History of devotion to Our Lady of Providence
For more than 75 years, Sisters of Providence and lay people from throughout the world have prayed at the National Shrine of Our Lady of Providence, which is located today in the vestibule of the Church of the Immaculate Conception. Countless other intentions have been sent to the shrine via letters and e-mail, seeking the assistance and intercession of Mary in various trials of life.
Devotion to Our Lady of Providence began long before this in Europe. The original work “Mater Divinae Providentiae,” was painted by Scipione Pulzone around 1580. In 1664, the painting became the possession of the Barnabite Fathers who placed the art piece in a corridor of the church of San Carlo ai Catinari in Rome where it drew many faithful visitors.
Sister Gertrude Smith, RIP, made the following observation in a 1978 account of the modest beginnings of the shrine: “Soon not only the parishioners but other Romans from the surrounding country flocked to the shrine. Many graces and even miracles were attributed to the prayers said there, and ‘ex-voto’ offerings soon adorned the walls near the picture. The Barnabites recorded also that a great improvement could be seen in the morals of their parishioners.”
In 1774, Pope Benedict XIV authorized the Confraternity of Our Lady of Providence. Pope Gregory XVI elevated it to an Archconfraternity in 1839.
Devotion to Our Lady of Providence came to the United States after an SP chaplain, Monsignor A.J. Rawlinson, saw a reproduction of “Mater Divinae Providentiae,” at Catholic University of America. During a trip to Rome in 1925, Monsignor Rawlinson gathered historical information on the devotion to Our Lady of Providence and then brought back prints of the painting to Saint Mary-of-the-Woods, Ind.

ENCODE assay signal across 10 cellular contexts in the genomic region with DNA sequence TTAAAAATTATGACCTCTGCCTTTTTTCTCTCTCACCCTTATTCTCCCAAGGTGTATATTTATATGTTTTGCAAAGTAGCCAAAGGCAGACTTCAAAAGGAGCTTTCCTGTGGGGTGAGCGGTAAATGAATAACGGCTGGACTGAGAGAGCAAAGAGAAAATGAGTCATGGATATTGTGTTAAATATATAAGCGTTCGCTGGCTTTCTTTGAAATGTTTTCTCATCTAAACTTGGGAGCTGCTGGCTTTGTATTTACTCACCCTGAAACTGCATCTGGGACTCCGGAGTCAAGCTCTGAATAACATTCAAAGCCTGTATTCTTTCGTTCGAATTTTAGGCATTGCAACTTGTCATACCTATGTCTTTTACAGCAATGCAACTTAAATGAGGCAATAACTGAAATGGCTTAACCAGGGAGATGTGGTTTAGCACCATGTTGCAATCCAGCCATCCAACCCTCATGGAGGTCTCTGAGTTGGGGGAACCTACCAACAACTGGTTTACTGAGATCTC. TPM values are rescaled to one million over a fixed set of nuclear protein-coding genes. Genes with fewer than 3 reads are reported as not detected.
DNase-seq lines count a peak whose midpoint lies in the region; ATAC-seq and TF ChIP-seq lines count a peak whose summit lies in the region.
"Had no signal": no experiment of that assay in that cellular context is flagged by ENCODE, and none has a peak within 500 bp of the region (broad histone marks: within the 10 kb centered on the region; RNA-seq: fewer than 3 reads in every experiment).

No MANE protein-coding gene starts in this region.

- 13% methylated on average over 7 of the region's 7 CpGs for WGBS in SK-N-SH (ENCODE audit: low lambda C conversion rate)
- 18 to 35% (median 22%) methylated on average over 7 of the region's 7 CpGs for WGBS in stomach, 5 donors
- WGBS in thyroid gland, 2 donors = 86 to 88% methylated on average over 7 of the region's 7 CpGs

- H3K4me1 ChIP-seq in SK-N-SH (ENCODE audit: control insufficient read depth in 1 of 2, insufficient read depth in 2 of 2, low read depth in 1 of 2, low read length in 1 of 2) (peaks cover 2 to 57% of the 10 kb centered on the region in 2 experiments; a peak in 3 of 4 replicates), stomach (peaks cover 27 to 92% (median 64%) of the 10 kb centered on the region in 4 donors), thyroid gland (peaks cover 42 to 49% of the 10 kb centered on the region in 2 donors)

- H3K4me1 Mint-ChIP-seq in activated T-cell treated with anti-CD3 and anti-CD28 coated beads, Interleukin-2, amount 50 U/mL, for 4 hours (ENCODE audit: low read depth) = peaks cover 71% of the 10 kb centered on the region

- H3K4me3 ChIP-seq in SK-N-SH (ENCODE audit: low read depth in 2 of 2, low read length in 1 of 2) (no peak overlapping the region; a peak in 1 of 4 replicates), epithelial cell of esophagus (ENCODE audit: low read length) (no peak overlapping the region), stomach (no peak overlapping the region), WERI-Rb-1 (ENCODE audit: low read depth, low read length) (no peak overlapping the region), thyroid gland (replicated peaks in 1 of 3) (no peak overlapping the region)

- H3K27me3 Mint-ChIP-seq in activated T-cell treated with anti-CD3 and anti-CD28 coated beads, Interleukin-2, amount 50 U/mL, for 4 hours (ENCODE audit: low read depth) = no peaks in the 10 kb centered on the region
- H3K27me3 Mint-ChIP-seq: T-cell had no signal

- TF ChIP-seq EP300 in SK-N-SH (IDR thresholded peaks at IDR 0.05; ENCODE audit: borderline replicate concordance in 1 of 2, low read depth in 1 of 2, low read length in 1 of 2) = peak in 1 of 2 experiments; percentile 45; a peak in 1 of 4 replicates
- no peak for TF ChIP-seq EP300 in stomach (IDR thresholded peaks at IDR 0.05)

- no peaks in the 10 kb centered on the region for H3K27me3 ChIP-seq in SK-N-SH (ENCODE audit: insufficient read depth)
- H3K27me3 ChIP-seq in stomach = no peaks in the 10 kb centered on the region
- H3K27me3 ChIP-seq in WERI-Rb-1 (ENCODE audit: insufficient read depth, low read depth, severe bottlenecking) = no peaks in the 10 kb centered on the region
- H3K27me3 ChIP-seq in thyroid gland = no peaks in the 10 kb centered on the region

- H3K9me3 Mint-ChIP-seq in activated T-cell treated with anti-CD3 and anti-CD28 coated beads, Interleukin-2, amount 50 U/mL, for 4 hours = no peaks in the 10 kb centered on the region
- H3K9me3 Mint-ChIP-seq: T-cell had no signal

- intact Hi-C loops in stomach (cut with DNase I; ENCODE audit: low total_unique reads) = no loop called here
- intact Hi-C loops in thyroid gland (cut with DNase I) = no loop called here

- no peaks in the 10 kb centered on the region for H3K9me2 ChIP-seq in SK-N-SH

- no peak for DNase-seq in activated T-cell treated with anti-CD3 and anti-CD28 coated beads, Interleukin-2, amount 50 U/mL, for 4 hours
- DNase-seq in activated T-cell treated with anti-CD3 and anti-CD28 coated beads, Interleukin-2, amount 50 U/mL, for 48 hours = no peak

On May 1, 1925, the National Shrine of Our Lady of Providence was canonically erected at Saint Mary-of-the-Woods, Ind., with the purpose of encouraging families to make Mary the queen of their homes. A Confraternity of Our Lady of Providence was erected, and later a certificate of affiliation of the American Confraternity was established with the Archconfraternity in Rome.
At the request of Mother Mary Cleophas Foley, a copy of “Mater Divinae Providentiae” was painted by Pompei Coccia. Following in Mother Mary Cleophas’ footsteps, Mother Mary Raphael Slattery encouraged all SPs to further the devotion of Our Lady of Providence in students’ homes. “The Bugle Call,” the newsletter for Sisters of Providence students, urged young people in its April-May 1926 issue to give their mothers a copy of the Madonna that appeared on the newsletter’s frontispiece instead of a Mother’s Day card.
Thus, the veneration of Our Lady of Providence came to the United States. Although the Shrine has been moved several times until its present location, it has always stirred deep emotions in those who have sought the help and comfort of Mary. Indeed, a calendar from St. Martin Church, Washington, D.C., best expresses this sentiment: “Wonderful though this picture may be as a work of art, it is still more wonderful as a work of religion; it breathes the very atmosphere of religion; it is a model of religious art. Its beauty as a work of art serves only to deepen its appeal as a work of religion.”